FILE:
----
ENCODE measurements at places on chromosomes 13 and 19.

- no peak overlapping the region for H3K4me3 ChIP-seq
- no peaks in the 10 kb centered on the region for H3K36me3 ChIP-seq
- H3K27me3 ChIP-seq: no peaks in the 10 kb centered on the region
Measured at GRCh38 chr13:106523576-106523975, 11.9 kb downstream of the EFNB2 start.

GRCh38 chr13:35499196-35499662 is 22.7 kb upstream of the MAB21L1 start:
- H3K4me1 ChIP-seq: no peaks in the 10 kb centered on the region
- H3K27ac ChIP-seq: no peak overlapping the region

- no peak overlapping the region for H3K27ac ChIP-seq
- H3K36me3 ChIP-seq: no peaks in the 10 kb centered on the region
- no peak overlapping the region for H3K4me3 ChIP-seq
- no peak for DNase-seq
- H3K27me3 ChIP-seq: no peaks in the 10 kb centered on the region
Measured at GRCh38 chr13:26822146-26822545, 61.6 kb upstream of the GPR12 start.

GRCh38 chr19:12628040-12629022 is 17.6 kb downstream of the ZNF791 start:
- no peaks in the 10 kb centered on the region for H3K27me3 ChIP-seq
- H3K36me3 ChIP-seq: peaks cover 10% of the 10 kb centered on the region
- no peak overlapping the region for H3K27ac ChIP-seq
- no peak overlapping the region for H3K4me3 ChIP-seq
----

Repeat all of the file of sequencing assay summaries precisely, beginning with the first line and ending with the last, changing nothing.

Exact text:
ENCODE measurements at places on chromosomes 13 and 19.

- no peak overlapping the region for H3K4me3 ChIP-seq
- no peaks in the 10 kb centered on the region for H3K36me3 ChIP-seq
- H3K27me3 ChIP-seq: no peaks in the 10 kb centered on the region
Measured at GRCh38 chr13:106523576-106523975, 11.9 kb downstream of the EFNB2 start.

GRCh38 chr13:35499196-35499662 is 22.7 kb upstream of the MAB21L1 start:
- H3K4me1 ChIP-seq: no peaks in the 10 kb centered on the region
- H3K27ac ChIP-seq: no peak overlapping the region

- no peak overlapping the region for H3K27ac ChIP-seq
- H3K36me3 ChIP-seq: no peaks in the 10 kb centered on the region
- no peak overlapping the region for H3K4me3 ChIP-seq
- no peak for DNase-seq
- H3K27me3 ChIP-seq: no peaks in the 10 kb centered on the region
Measured at GRCh38 chr13:26822146-26822545, 61.6 kb upstream of the GPR12 start.

GRCh38 chr19:12628040-12629022 is 17.6 kb downstream of the ZNF791 start:
- no peaks in the 10 kb centered on the region for H3K27me3 ChIP-seq
- H3K36me3 ChIP-seq: peaks cover 10% of the 10 kb centered on the region
- no peak overlapping the region for H3K27ac ChIP-seq
- no peak overlapping the region for H3K4me3 ChIP-seq